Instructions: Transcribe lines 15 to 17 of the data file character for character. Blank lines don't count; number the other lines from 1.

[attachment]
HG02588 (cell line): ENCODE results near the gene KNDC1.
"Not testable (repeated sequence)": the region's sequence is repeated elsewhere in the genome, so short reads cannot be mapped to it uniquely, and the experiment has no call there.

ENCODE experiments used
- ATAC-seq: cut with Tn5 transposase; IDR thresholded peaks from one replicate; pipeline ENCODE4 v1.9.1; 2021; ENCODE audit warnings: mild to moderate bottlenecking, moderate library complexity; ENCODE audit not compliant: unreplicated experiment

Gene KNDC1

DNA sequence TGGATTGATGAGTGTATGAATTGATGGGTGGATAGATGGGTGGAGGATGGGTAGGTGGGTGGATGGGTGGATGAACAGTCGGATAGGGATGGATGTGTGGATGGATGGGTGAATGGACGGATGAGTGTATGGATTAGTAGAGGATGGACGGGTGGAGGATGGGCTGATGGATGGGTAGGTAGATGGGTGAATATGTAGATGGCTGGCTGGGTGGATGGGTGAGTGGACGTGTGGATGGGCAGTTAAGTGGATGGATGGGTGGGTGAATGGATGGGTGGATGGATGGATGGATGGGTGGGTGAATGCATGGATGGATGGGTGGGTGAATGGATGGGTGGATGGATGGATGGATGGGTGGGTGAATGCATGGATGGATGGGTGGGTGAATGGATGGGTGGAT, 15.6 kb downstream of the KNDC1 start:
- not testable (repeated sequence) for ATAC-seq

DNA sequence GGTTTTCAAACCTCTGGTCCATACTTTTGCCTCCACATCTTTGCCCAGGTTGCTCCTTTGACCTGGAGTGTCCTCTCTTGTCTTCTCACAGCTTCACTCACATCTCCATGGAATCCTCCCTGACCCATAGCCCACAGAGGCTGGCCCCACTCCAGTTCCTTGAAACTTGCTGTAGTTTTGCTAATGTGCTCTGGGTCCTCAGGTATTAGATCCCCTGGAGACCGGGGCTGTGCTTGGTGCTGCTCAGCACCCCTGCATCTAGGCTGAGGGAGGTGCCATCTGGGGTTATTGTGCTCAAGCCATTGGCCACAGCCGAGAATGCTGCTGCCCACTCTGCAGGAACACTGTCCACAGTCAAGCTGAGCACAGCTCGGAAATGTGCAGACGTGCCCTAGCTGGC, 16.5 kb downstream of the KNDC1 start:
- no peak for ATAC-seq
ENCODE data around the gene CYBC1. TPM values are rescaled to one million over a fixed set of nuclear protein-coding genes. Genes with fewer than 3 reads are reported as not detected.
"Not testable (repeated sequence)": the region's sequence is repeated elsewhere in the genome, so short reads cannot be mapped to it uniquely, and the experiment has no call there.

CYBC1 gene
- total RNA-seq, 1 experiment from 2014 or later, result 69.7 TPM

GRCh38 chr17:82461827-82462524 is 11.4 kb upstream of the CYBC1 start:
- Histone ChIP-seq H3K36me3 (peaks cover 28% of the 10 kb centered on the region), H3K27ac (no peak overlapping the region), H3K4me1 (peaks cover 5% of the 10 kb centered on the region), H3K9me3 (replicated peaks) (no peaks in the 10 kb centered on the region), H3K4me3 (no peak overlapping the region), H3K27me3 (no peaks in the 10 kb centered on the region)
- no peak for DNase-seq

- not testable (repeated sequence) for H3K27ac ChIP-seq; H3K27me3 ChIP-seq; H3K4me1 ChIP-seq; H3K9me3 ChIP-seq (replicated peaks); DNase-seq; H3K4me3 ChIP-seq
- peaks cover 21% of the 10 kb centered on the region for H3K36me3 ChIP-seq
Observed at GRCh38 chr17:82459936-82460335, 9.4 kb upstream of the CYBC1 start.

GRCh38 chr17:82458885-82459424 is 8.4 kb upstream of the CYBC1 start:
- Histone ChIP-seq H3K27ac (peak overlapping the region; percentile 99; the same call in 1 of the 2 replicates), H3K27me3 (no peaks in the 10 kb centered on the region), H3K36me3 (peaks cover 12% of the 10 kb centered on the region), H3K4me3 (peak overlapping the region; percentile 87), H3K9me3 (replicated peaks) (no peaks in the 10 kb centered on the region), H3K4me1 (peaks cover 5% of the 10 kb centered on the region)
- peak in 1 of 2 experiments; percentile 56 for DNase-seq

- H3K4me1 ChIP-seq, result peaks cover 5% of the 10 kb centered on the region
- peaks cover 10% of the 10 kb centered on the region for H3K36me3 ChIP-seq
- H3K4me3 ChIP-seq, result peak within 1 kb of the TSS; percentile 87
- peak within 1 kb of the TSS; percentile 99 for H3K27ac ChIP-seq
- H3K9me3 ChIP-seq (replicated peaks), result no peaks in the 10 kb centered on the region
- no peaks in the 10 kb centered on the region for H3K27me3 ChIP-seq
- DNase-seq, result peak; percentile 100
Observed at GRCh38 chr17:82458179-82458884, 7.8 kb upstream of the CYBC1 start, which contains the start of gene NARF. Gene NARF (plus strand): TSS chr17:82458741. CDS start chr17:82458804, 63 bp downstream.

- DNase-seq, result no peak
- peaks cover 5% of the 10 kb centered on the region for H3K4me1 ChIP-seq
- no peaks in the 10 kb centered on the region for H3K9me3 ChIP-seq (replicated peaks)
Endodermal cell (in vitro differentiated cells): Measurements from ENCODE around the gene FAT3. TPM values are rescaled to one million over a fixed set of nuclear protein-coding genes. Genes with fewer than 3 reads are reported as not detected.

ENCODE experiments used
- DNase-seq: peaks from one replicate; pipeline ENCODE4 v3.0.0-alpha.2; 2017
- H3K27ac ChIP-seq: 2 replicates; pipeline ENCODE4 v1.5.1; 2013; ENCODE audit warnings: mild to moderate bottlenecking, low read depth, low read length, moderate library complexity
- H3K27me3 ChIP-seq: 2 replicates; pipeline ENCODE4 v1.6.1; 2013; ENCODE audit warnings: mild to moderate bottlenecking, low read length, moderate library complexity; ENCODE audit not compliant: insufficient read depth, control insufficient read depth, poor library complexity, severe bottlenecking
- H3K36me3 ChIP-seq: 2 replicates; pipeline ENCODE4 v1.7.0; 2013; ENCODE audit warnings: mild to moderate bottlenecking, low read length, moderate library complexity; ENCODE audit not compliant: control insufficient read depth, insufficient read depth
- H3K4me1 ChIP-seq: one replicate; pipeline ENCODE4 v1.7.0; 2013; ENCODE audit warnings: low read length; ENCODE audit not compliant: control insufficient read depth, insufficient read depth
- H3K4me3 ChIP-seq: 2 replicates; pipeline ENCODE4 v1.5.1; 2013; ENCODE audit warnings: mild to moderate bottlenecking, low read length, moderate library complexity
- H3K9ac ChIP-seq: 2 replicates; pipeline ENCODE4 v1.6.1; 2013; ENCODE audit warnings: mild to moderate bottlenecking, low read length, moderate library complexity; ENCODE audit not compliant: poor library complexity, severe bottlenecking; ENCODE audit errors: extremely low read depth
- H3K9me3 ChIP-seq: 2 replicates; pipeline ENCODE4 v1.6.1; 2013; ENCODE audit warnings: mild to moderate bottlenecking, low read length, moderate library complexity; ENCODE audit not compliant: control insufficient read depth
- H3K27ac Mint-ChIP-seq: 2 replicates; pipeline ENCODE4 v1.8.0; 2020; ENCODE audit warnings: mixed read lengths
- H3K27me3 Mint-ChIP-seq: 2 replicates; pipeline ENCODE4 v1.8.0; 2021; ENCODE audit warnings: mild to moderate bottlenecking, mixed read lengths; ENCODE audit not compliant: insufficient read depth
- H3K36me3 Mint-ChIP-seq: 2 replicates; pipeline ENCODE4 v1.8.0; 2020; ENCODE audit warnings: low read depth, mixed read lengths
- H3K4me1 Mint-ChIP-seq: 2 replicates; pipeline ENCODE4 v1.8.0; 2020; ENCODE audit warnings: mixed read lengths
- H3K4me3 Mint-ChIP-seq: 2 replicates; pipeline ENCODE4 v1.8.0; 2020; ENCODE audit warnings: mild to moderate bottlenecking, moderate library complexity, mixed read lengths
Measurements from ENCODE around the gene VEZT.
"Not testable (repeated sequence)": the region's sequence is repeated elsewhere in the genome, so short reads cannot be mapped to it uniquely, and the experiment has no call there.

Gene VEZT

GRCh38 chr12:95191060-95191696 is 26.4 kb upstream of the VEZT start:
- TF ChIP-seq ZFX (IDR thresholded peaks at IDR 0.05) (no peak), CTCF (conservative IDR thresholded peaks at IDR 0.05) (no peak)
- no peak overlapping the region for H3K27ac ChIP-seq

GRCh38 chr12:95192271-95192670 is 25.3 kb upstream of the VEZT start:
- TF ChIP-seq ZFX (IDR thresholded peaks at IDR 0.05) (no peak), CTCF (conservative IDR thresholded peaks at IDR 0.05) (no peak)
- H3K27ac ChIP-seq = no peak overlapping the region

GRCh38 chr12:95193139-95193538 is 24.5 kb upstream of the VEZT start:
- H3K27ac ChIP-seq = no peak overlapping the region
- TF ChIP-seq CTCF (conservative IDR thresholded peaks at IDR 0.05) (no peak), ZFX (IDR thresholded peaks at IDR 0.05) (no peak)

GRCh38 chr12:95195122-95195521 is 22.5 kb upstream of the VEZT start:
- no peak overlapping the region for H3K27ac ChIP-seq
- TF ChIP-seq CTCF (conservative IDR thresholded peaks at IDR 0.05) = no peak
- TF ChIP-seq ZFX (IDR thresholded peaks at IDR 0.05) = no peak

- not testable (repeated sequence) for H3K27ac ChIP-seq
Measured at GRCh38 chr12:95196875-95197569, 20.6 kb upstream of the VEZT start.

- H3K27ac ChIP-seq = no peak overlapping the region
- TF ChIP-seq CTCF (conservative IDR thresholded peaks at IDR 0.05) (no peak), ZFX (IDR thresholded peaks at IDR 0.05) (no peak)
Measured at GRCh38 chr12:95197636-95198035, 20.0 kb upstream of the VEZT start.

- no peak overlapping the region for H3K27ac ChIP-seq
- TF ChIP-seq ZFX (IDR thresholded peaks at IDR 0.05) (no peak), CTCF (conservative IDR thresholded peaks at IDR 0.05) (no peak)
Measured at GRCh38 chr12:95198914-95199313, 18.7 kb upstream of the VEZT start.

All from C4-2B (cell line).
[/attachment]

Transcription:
- Histone ChIP-seq H3K36me3 (peaks cover 28% of the 10 kb centered on the region), H3K27ac (no peak overlapping the region), H3K4me1 (peaks cover 5% of the 10 kb centered on the region), H3K9me3 (replicated peaks) (no peaks in the 10 kb centered on the region), H3K4me3 (no peak overlapping the region), H3K27me3 (no peaks in the 10 kb centered on the region)
- no peak for DNase-seq

- not testable (repeated sequence) for H3K27ac ChIP-seq; H3K27me3 ChIP-seq; H3K4me1 ChIP-seq; H3K9me3 ChIP-seq (replicated peaks); DNase-seq; H3K4me3 ChIP-seq